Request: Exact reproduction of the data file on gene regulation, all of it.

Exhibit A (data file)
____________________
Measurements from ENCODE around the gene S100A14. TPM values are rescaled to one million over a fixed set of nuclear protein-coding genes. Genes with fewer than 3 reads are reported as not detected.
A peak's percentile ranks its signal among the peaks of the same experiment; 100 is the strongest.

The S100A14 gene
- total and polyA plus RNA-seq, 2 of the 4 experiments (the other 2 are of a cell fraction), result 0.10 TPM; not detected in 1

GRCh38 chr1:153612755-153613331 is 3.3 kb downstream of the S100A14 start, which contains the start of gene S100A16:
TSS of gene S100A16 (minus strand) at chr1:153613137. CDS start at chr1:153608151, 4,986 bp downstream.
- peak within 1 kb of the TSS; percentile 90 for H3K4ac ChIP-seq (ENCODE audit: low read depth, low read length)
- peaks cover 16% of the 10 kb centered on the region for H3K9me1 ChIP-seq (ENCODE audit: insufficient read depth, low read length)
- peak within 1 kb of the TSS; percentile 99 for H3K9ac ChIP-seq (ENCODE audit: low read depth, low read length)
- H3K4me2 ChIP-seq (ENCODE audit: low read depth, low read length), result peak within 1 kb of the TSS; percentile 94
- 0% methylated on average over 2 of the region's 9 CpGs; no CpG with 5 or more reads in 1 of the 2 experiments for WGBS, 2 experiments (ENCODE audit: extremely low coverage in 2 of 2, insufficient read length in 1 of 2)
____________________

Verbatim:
Measurements from ENCODE around the gene S100A14. TPM values are rescaled to one million over a fixed set of nuclear protein-coding genes. Genes with fewer than 3 reads are reported as not detected.
A peak's percentile ranks its signal among the peaks of the same experiment; 100 is the strongest.

The S100A14 gene
- total and polyA plus RNA-seq, 2 of the 4 experiments (the other 2 are of a cell fraction), result 0.10 TPM; not detected in 1

GRCh38 chr1:153612755-153613331 is 3.3 kb downstream of the S100A14 start, which contains the start of gene S100A16:
TSS of gene S100A16 (minus strand) at chr1:153613137. CDS start at chr1:153608151, 4,986 bp downstream.
- peak within 1 kb of the TSS; percentile 90 for H3K4ac ChIP-seq (ENCODE audit: low read depth, low read length)
- peaks cover 16% of the 10 kb centered on the region for H3K9me1 ChIP-seq (ENCODE audit: insufficient read depth, low read length)
- peak within 1 kb of the TSS; percentile 99 for H3K9ac ChIP-seq (ENCODE audit: low read depth, low read length)
- H3K4me2 ChIP-seq (ENCODE audit: low read depth, low read length), result peak within 1 kb of the TSS; percentile 94
- 0% methylated on average over 2 of the region's 9 CpGs; no CpG with 5 or more reads in 1 of the 2 experiments for WGBS, 2 experiments (ENCODE audit: extremely low coverage in 2 of 2, insufficient read length in 1 of 2)